Interestingly, too, the spacious and well tended grounds of the hospitals for the mentally ill at Selkirk and Brandon for many years provided ideal cricket fields in pleasant surroundings. This happy connection between cricketers and the Provincial Mental Hospital authorities has, regrettably, been severed in more recent times, although this essayist well remembers having played in the last cricket match held in the grounds of the Brandon Mental Hospital in 1957.
Early in this century, too, wider cricketing horizons began to open up to Winnipeg cricketers. Inter-provincial and international competition became increasingly common after 1908, when a team of C.P.R. employees exchanged visits with a team in Minneapolis. The following year Saskatchewan sent a team to play in Winnipeg, and in 1912 a team came to the city from as far afield as Philadelphia, which was then amongst the most world renowned cricket playing centres. That same year a Winnipeg team challenged Toronto for possession of the John Ross Robertson trophy, then as now emblematic of the club cricket championship of Canada, and won handsomely in Toronto. The first three decades of the twentieth century were marked, too, by the signal successes of the Western Canadian Inter-provincial cricket series. Competing provincial representative teams from the four western provinces met annually for many years, sometimes at such unlikely venues as Fort Qu’Appelle, Saskatchewan and Moosomin, Manitoba. This burgeoning was to prove, in fact, the pinnacle of cricketing achievement in the west, a great flowering of the game that has never since been equaled.
In the midst of flowering, decay set in. Times were changing dramatically, and old traditions were being eroded by modern influences. The leisured way of life that had been open to certain fortunate classes in late Victorian and in Edwardian times was disappearing, and the few vestiges of the old, privileged style of life that survived the War of 1914-1918 finally vanished in the stock market crash of 1929 and the ensuing economic depression that lasted well into the 1930-1940 decade. The institution of cricket in Manitoba was no exception to the general rule of change in society, and, where the game survived at all, it was irreversibly changed. Pockets of resistance remained, of course, and, in one noteworthy tour de force, Winnipeg cricketers raised enough money even in the depths of the depression in 1932 to bring the world famous Australian team to the city that summer. This Australian team, which played matches against both Manitoba and Canada in Winnipeg, included the young Don (now Sir Donald) Bradman, perhaps the world’s most successful cricket player of that or any other era in the game’s long history. These events were exceptional, however, and the general tenor through the long depression years was apathy. The Second World War which followed decimated the ranks of Winnipeg cricketers, and all but annihilated the game here.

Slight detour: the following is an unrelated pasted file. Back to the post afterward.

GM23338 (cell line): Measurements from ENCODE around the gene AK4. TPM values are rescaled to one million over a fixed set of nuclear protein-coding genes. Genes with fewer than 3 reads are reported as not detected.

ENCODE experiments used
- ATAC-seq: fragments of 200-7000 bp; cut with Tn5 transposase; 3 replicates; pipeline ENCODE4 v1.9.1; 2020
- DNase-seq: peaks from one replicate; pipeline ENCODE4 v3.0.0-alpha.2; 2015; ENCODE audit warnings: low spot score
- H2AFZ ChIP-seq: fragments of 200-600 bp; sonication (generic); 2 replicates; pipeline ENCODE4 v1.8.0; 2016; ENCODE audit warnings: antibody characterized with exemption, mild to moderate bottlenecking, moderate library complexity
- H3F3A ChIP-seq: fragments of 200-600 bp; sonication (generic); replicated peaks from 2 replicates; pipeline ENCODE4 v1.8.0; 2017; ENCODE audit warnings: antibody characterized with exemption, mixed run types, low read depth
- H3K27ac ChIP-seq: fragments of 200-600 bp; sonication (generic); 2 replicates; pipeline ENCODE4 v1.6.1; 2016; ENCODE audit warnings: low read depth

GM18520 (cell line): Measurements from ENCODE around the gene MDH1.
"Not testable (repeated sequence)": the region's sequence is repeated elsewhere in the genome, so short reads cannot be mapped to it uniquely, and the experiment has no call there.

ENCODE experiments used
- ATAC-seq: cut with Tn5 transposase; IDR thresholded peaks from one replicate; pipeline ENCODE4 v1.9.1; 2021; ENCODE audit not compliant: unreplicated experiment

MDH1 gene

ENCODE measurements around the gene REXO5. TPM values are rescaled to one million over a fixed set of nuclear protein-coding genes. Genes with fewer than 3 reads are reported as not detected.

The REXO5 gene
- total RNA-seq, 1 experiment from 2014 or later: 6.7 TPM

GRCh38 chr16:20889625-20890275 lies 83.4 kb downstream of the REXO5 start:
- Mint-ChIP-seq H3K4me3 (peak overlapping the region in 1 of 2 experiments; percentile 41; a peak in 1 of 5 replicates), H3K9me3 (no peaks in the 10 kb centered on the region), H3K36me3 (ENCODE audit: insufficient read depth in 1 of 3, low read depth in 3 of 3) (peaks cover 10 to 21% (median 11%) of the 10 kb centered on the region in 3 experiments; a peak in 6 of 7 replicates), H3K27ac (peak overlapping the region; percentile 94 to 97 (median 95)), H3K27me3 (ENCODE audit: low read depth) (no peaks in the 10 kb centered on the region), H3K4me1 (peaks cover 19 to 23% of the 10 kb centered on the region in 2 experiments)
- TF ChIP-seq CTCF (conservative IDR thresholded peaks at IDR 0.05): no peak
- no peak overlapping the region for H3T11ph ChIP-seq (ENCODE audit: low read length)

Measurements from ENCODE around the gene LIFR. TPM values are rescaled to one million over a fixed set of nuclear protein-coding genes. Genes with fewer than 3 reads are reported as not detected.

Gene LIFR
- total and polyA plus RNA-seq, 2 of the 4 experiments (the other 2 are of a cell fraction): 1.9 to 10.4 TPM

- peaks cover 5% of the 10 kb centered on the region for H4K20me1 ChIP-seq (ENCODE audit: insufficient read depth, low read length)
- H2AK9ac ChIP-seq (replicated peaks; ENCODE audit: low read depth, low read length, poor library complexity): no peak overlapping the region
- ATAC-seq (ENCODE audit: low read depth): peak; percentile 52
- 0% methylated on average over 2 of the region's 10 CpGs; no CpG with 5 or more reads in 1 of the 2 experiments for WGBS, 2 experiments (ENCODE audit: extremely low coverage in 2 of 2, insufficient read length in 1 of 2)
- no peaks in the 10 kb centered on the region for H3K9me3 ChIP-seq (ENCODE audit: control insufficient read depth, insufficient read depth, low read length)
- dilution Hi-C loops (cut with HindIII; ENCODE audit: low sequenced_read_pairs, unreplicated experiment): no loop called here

There was, it is true, some sporadic activity during the war. Australian and other Commonwealth aviation cadets took time from their flying training to help keep the summer game alive on the prairies but, when the war ended, only three cricket teams still existed in Winnipeg, and none elsewhere in Manitoba. Post-war immigration from Britain, and the re-opening of the flying training schools during the Korean War brought new cricketers to the area and ensured that the game would not become extinct, but cultural assimilation caused many of the newcomers to abandon cricket in favour of more socially acceptable recreations, like golf. Not until the arrival of a new wave of immigrants, this time from the Caribbean islands, in the 1960s, did the game once again begin to enjoy a resurgence of popularity and to attract considerable numbers of participants and greater public interest.